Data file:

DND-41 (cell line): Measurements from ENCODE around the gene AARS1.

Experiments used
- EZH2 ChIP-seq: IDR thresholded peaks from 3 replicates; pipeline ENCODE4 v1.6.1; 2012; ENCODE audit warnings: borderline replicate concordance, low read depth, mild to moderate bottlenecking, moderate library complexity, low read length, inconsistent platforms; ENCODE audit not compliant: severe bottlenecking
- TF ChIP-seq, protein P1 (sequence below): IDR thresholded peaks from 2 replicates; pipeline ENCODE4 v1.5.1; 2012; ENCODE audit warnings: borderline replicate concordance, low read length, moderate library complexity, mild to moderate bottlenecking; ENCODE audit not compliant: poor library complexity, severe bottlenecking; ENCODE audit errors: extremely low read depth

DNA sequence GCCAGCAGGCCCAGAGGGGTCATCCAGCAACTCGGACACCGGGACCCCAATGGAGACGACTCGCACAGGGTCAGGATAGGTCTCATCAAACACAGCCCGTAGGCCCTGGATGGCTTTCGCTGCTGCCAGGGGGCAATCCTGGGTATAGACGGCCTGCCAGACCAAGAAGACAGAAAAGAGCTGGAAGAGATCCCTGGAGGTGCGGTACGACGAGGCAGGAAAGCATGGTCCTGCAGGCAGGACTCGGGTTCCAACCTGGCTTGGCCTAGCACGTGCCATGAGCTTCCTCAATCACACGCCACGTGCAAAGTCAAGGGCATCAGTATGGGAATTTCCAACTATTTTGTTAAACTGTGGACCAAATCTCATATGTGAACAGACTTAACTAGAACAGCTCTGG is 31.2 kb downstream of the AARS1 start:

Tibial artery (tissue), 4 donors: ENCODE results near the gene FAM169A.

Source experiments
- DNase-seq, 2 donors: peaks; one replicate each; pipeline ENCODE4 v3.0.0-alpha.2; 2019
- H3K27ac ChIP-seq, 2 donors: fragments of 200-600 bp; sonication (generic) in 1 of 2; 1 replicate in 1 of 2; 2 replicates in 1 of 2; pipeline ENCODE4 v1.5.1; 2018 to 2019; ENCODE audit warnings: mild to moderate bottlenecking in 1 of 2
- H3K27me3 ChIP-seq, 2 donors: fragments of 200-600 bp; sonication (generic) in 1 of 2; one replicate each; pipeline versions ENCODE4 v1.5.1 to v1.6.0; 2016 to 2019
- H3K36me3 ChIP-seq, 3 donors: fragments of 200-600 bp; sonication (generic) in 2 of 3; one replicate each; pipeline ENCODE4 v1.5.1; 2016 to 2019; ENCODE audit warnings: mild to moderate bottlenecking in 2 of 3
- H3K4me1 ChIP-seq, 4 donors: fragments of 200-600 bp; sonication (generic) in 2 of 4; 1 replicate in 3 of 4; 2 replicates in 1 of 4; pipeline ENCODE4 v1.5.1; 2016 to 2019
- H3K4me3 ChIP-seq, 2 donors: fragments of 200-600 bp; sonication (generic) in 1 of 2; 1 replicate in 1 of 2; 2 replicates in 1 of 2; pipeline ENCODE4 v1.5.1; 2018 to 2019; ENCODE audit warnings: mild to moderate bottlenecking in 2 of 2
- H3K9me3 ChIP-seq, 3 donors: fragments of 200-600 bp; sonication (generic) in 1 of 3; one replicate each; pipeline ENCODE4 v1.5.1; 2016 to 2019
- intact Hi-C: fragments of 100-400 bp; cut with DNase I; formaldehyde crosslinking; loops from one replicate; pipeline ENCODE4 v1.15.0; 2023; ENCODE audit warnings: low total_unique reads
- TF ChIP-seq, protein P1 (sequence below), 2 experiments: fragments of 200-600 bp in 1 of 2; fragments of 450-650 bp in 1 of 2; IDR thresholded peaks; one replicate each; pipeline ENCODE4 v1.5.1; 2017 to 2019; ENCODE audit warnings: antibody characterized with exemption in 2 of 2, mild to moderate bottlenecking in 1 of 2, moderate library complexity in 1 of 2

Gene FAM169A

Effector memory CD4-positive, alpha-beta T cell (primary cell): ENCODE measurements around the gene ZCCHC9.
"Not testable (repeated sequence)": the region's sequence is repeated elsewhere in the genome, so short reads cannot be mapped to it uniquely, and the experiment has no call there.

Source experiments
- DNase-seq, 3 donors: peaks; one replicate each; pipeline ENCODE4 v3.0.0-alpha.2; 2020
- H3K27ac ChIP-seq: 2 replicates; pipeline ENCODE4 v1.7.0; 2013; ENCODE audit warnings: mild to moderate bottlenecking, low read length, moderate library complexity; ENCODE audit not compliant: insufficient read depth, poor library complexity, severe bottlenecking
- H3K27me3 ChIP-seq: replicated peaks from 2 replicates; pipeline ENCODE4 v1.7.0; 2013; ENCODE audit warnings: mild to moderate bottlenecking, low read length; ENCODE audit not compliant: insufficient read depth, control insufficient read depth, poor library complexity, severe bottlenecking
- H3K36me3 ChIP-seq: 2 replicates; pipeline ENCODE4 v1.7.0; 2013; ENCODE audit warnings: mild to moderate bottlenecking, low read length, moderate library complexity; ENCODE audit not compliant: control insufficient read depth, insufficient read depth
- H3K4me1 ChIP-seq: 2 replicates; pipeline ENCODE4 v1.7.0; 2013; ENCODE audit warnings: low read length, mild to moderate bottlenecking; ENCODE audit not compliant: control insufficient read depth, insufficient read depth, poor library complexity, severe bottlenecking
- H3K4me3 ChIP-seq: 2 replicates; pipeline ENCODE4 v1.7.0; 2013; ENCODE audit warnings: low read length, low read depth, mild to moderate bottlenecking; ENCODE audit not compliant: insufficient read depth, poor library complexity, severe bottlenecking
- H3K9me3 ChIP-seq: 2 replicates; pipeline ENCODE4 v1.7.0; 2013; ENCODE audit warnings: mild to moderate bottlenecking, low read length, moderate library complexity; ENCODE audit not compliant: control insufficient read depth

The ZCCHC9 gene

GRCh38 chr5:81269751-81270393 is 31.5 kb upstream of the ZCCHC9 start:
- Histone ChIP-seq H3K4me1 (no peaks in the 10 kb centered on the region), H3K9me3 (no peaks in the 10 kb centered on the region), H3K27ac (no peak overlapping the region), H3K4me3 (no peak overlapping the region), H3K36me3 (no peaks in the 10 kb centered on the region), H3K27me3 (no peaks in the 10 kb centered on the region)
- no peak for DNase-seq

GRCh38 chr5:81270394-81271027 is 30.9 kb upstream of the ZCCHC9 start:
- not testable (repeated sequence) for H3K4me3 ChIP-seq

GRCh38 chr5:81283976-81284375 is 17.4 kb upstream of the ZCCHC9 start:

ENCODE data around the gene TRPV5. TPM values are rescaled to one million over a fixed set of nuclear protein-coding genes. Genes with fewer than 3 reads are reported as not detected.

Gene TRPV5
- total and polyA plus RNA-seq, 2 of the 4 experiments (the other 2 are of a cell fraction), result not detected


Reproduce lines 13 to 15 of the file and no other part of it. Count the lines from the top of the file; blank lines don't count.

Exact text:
- H3K4me3 ChIP-seq, 2 donors: fragments of 200-600 bp; sonication (generic) in 1 of 2; 1 replicate in 1 of 2; 2 replicates in 1 of 2; pipeline ENCODE4 v1.5.1; 2018 to 2019; ENCODE audit warnings: mild to moderate bottlenecking in 2 of 2
- H3K9me3 ChIP-seq, 3 donors: fragments of 200-600 bp; sonication (generic) in 1 of 3; one replicate each; pipeline ENCODE4 v1.5.1; 2016 to 2019
- intact Hi-C: fragments of 100-400 bp; cut with DNase I; formaldehyde crosslinking; loops from one replicate; pipeline ENCODE4 v1.15.0; 2023; ENCODE audit warnings: low total_unique reads